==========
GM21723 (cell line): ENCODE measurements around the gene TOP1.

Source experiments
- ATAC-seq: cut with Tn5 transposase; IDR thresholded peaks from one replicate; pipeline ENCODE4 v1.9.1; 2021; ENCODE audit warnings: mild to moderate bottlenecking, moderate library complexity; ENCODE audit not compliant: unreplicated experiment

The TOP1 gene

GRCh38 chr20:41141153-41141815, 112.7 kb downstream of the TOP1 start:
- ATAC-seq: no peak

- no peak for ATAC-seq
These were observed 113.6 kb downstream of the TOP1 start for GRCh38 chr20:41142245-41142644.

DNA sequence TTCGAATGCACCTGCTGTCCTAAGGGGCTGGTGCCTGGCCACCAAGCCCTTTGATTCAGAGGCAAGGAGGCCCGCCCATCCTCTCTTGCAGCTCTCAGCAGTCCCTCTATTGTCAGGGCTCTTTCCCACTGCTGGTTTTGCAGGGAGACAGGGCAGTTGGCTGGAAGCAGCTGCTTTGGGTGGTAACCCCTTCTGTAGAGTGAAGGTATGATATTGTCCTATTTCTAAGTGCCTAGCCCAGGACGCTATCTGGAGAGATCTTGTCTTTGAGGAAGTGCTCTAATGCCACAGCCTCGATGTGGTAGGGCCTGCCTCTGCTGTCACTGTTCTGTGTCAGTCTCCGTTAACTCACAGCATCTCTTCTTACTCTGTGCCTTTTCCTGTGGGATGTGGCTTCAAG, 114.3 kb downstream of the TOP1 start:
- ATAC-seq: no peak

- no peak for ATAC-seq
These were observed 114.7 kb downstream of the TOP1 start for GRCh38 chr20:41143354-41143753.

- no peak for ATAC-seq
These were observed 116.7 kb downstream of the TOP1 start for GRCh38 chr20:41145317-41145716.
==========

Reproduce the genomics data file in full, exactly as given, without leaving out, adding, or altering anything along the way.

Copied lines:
GM21723 (cell line): ENCODE measurements around the gene TOP1.

Source experiments
- ATAC-seq: cut with Tn5 transposase; IDR thresholded peaks from one replicate; pipeline ENCODE4 v1.9.1; 2021; ENCODE audit warnings: mild to moderate bottlenecking, moderate library complexity; ENCODE audit not compliant: unreplicated experiment

The TOP1 gene

GRCh38 chr20:41141153-41141815, 112.7 kb downstream of the TOP1 start:
- ATAC-seq: no peak

- no peak for ATAC-seq
These were observed 113.6 kb downstream of the TOP1 start for GRCh38 chr20:41142245-41142644.

DNA sequence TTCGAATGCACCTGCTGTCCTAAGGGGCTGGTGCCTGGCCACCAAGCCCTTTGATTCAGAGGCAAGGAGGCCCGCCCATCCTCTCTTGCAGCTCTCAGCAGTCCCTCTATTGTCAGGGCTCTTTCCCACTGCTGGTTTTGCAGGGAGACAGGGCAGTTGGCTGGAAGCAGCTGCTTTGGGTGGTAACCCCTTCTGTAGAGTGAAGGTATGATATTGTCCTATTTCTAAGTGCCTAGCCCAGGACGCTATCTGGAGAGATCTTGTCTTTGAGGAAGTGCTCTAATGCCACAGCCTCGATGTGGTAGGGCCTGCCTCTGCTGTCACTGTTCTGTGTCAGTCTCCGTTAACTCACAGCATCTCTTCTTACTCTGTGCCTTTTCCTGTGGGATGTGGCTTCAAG, 114.3 kb downstream of the TOP1 start:
- ATAC-seq: no peak

- no peak for ATAC-seq
These were observed 114.7 kb downstream of the TOP1 start for GRCh38 chr20:41143354-41143753.

- no peak for ATAC-seq
These were observed 116.7 kb downstream of the TOP1 start for GRCh38 chr20:41145317-41145716.